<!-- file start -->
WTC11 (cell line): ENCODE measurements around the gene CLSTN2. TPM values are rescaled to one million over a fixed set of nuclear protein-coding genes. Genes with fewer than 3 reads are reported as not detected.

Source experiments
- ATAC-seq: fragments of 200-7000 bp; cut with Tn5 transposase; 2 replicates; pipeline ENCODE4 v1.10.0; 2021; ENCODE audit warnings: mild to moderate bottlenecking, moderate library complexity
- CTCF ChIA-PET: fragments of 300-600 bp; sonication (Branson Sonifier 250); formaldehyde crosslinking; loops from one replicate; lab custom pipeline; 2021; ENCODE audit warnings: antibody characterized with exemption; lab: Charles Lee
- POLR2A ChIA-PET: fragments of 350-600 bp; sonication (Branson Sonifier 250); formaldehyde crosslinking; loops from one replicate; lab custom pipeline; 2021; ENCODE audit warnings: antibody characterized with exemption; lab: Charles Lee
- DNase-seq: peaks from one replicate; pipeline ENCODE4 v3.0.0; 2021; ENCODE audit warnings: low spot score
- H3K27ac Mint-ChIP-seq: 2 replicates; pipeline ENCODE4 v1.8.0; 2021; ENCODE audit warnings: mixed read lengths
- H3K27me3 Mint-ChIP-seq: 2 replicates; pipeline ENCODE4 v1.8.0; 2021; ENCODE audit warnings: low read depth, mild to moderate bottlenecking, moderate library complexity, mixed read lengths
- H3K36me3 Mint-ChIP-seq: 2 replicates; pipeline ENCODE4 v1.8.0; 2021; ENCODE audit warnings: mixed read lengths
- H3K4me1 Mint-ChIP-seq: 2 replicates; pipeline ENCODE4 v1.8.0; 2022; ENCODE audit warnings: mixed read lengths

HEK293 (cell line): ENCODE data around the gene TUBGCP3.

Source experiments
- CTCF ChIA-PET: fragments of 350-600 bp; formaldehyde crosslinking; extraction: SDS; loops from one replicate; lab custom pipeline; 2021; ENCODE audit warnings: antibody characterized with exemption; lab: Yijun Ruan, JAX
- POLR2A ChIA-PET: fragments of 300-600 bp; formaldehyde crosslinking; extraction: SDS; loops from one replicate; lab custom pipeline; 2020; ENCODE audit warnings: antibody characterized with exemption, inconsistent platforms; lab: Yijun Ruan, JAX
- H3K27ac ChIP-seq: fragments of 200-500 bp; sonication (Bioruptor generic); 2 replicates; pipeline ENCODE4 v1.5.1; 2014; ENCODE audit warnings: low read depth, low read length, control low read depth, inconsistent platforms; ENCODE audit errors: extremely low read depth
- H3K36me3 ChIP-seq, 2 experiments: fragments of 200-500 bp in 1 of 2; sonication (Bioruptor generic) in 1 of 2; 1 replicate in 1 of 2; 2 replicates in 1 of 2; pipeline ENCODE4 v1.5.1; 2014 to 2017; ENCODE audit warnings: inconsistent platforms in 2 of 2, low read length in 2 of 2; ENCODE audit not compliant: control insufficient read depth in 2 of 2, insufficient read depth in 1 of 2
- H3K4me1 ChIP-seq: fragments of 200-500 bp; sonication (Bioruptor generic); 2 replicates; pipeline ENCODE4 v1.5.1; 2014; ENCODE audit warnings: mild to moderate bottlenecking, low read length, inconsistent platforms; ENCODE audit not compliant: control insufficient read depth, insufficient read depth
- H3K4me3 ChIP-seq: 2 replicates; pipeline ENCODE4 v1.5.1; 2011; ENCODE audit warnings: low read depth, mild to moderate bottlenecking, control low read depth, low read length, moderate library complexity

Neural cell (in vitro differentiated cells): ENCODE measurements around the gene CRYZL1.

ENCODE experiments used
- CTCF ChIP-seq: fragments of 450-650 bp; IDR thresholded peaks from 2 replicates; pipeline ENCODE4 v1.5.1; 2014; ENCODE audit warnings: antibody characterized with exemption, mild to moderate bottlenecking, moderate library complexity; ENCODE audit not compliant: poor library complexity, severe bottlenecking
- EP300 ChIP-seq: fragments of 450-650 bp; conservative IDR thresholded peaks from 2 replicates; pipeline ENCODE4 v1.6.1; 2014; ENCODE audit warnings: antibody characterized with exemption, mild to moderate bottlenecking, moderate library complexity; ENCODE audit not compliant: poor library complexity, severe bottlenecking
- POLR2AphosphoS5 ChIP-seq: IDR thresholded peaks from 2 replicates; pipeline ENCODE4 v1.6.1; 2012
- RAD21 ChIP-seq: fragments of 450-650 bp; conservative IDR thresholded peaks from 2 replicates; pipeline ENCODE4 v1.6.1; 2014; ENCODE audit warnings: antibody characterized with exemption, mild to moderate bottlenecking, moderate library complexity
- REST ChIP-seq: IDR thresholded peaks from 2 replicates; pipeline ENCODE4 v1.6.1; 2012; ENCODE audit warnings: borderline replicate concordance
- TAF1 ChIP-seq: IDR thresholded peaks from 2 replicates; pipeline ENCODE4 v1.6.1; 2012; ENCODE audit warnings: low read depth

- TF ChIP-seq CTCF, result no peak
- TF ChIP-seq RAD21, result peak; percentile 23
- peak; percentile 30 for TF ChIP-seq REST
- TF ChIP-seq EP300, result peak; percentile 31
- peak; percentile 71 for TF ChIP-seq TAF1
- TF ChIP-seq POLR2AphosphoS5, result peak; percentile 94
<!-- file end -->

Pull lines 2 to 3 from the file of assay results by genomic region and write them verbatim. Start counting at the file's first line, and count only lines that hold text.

Source experiments
- ATAC-seq: fragments of 200-7000 bp; cut with Tn5 transposase; 2 replicates; pipeline ENCODE4 v1.10.0; 2021; ENCODE audit warnings: mild to moderate bottlenecking, moderate library complexity